Correction to This Article
A Nov. 13 article about gentrification at 14th and T streets NW referred to the radio station WYCB as WYBC.
CROSSROADS The Price of Change at 14th and T

One Urban Panorama Fades, Another Rises

By Anne Hull
Washington Post Staff Writer
Sunday, November 13, 2005

On the second floor of a battered building on the corner of 14th and T streets NW, more than 300 worshipers are caught in the driving syncopation of drums and organ. Church of the Rapture has occupied this corner for three decades. Beyond the doors of the Pentecostal storefront, the sun is out and the iPod people walk by. A real estate agent hammers in a "For Sale" sign pointing to a T Street rowhouse that six years ago sold for $282,000 but now has granite counters and is going for $839,000.

Upstairs in the church, the music oscillates, and the worshipers are out of their seats, some so deep in the spirit that their shouts of "Yes, Jesus" and "Hallelujah" become bursts of unrecognizable syllables.

"I thank God for this church and we can express ourselves," a pastor says when the music quiets. "No one to pull your coattail and make you sit down. We are in a beautiful place, saints, free as a bird flying over this building. No one will hinder us. I see prosperity all over the church."

Not only spiritual prosperity. The church that started with nothing more than a sweat-stained tambourine and a small group of followers had just sold its property for $10 million. Its pastor and founder, known to her congregation as the Honorable Doctor Theresa Garrison, a high school dropout with prophecies and visions, closed one of the most lucrative deals in the 14th Street real estate boom. Church of the Rapture was going condo.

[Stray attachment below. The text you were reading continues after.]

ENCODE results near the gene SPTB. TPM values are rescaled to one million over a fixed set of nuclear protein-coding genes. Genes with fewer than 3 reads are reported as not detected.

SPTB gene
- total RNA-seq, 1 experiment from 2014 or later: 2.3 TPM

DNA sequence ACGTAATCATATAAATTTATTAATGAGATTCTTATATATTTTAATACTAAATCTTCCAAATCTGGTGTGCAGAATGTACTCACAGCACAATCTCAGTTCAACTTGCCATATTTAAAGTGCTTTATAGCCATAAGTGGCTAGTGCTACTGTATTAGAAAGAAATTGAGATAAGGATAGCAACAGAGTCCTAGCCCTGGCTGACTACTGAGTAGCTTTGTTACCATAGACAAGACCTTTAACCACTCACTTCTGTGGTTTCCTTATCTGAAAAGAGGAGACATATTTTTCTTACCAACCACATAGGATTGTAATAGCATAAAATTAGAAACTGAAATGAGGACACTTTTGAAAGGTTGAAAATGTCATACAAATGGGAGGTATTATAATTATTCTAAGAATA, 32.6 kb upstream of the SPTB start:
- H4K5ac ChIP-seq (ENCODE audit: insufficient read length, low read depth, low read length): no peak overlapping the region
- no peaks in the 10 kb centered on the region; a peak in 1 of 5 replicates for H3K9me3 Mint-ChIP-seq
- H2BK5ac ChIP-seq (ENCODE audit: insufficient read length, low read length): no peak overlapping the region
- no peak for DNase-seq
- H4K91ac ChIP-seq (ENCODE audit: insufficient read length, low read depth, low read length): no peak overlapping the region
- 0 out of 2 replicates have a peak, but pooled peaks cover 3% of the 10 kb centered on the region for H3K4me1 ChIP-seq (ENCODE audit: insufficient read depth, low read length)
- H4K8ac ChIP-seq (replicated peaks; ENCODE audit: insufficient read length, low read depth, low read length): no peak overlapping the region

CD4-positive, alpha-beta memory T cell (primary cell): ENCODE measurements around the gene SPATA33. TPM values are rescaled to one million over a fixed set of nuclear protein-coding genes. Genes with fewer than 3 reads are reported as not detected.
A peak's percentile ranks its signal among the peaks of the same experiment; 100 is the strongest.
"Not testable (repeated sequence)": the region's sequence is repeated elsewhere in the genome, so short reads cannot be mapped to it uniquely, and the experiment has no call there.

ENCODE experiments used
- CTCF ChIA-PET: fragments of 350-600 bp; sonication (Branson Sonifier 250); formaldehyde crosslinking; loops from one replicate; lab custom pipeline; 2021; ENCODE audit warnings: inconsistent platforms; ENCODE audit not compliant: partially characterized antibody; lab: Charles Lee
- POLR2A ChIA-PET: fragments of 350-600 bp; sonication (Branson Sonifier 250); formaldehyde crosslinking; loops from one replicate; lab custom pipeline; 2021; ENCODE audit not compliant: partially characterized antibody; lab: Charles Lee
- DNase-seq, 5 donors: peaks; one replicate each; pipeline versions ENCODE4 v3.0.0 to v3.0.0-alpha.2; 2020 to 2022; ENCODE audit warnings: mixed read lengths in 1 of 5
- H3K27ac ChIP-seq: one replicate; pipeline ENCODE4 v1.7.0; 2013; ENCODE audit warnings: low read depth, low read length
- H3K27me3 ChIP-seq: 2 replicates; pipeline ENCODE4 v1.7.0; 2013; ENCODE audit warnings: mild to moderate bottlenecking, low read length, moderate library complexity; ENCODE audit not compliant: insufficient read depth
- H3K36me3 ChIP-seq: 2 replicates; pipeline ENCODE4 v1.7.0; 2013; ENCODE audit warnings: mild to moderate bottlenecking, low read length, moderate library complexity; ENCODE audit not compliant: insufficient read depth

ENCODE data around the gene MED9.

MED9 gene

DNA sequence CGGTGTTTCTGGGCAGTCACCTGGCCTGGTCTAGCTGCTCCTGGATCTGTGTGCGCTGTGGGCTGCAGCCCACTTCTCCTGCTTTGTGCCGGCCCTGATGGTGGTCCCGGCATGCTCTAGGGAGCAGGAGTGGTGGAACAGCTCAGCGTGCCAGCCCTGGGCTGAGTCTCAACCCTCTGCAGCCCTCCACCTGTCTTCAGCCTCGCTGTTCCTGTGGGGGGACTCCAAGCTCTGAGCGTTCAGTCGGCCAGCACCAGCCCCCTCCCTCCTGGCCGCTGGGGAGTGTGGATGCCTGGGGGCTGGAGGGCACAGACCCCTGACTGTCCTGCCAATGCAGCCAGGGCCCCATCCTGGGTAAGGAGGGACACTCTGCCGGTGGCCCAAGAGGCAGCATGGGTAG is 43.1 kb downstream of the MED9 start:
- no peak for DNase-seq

How much longer would Paradise Liquor be holding down the other corner? The grimy package liquor store is where $2 half-pints of Velicoff are shelved behind bulletproof glass and the customers have names like Bo-Bo, Snipe, Jerome, Miss Brenda, Koo-Koo and Peanut. Now Koo-Koo is standing at the counter next to a young blond man who's asking for fresh limes.

"Fresh limes!" says manager David Lee. "These people are so picky! Nothing is good enough like it is."

Church of the Rapture and Paradise Liquor are two stubborn relics from a bygone era of a bygone city. This year, after decades of sharing the same tattered geography, both decided it was time to go. The future of the neighborhood stared at them from across the street: the steel-cut letters that said "Saint-Ex" and smoked glass windows that revealed a bistro crowded with white people.

Soon there will be luxury lofts in the spot where Pastor Garrison hollers about the end days, a prediction that in one sense is coming absolutely true.

* * *

It has been more than a decade since the crosswinds of urban renewal started blowing across Shaw, once the crown jewel of black Washington that slipped into blight and is now being re-imagined by baristas and purveyors of tapas. Race and class are colliding on dozens of other blocks in a city where demographics are shifting by the month, but 14th and T represents something else: that split-second before the curtain drops on one era and rises on another.

This corner has turned before. The young Duke Ellington used to carry his sheet music here in 1917 as he rounded for home at 1816 13th St. In the 1940s, the Sunny South Market was a corner grocer that catered to the working-class and Howard University faculty members who lived nearby. On the other corner stood Club Bali, where Billie Holliday played, and all along the side streets, tea lights were strung in backyard gardens in makeshift after-hours clubs.

History turned again on a balmy night in April 1968 when the radio at Peoples Drug Store on 14th and U announced that Martin Luther King Jr. had been assassinated. It was a block south, near 14th and T, that some of the first store windows were smashed, unleashing days of rioting that left 95 businesses destroyed in black Washington's commercial Mecca.

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